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Interserve workforce and supply chain must not be ignored, as company stands on cliff edge
The wellbeing of Interserve's 45,000 UK workforce and its supply chain are being ignored, as the company totters on the brink of administration, warned the UK and Ireland's largest union, Unite, yesterday.
Interserve has thousands of Government contracts and an extensive construction sector. The heavily indebted company has produced a controversial rescue plan, however many of Interserve's existing shareholders are opposing the plan and have forced a vote on the deal which will take place tomorrow.
Experts predict that if the rescue plan is rejected then Interserve could be forced into administration within days. Unite, which represents more than 1,700 workers, believes that whatever the outcome of tomorrow's vote, the workforce will suffer.
If the company is forced into administration then workers on outsourced public sector contracts may be transferred to new companies which is likely to lead to substantial workplace changes. The future for other sections of the business could be far bleaker.
Even if the rescue plan is approved, Interserve will be controlled by its lenders, who will be looking for a quick return on their investment. This is likely to lead to a squeeze on pay and conditions, with redundancies and staff not being replaced, as the banks seek a swift return on their investment.
Since the collapse of Carillion in January 2018, Unite has warned that the model of outsourcing companies undercutting each other to secure public sector contracts was broken and that the Government must not continue as though it was 'business as usual'.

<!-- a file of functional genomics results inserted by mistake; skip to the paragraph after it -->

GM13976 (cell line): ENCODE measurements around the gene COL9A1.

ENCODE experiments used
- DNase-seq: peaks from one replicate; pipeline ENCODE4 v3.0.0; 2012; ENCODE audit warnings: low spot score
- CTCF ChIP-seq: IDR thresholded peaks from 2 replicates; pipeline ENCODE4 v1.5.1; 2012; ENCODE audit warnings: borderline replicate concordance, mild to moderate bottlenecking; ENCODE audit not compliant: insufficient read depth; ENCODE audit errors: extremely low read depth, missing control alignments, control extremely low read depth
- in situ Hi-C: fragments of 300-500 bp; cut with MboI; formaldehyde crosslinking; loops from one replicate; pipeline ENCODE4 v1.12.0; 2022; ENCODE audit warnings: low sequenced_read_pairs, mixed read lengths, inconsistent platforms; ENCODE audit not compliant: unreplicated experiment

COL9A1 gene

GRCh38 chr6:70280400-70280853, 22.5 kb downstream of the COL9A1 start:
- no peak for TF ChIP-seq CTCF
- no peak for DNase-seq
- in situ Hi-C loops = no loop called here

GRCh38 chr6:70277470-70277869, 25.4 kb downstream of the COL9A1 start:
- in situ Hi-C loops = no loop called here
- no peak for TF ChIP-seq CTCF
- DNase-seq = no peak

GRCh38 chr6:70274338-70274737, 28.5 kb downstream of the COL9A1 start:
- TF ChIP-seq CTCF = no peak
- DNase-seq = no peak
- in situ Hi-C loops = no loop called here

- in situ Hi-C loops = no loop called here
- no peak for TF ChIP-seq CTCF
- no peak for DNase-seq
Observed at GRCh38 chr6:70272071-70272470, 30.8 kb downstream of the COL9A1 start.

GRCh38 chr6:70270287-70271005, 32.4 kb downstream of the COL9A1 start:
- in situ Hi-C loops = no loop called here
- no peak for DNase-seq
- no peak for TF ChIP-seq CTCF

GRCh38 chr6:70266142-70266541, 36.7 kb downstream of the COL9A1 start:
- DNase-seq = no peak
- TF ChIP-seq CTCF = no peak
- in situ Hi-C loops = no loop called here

Unite assistant general secretary Gail Cartmail said: "Interserve workers and those in its supply chain are facing an uncertain and difficult future.
"Whatever the outcome of Friday's vote, the Government as Interserve's largest client must step in to ensure that the workforce and the supply chain are fully protected and do not become the innocent victims of the company's epic mismanagement.
"The predicament of the workforce has been made far worse by the Government failing to learn the lessons of Carillion and bringing in new rules to better protect the workforce when companies collapse.
"What is unequivocally clear is that the current flawed outsourcing model is broken."
Following Carillion's collapse Unite published a report titled, 'Ending Bandit Capitalism: Learning the lessons following Carillion's collapse', which included 22 recommendations.
The recommendations included:
* Director's duties need to be reformed to require directors to concentrate on the long-term welfare of the company, rather than short term profits
* The creation of additional rules to ensure that a company's auditors have a duty of care to employees
* The culture of public sector outsourcing must end
* The unsustainable culture of the lowest bidder being awarded public sector contracts must end
* Companies bidding for government contracts most demonstrate they are financially robust or be barred from bidding
Prem Sikka, professor of accounting and finance at the University of Sheffield, said:
"Interserve's predicament has been brought about by the relentless focus on appeasing shareholders, paying unwarranted dividends and debt.
"Once again the Government is guilty of being asleep at the wheel in failing to learn the lessons from Carillion's collapse and introducing measures to ensure that future large-scale corporate failures can be prevented."
14th March 2019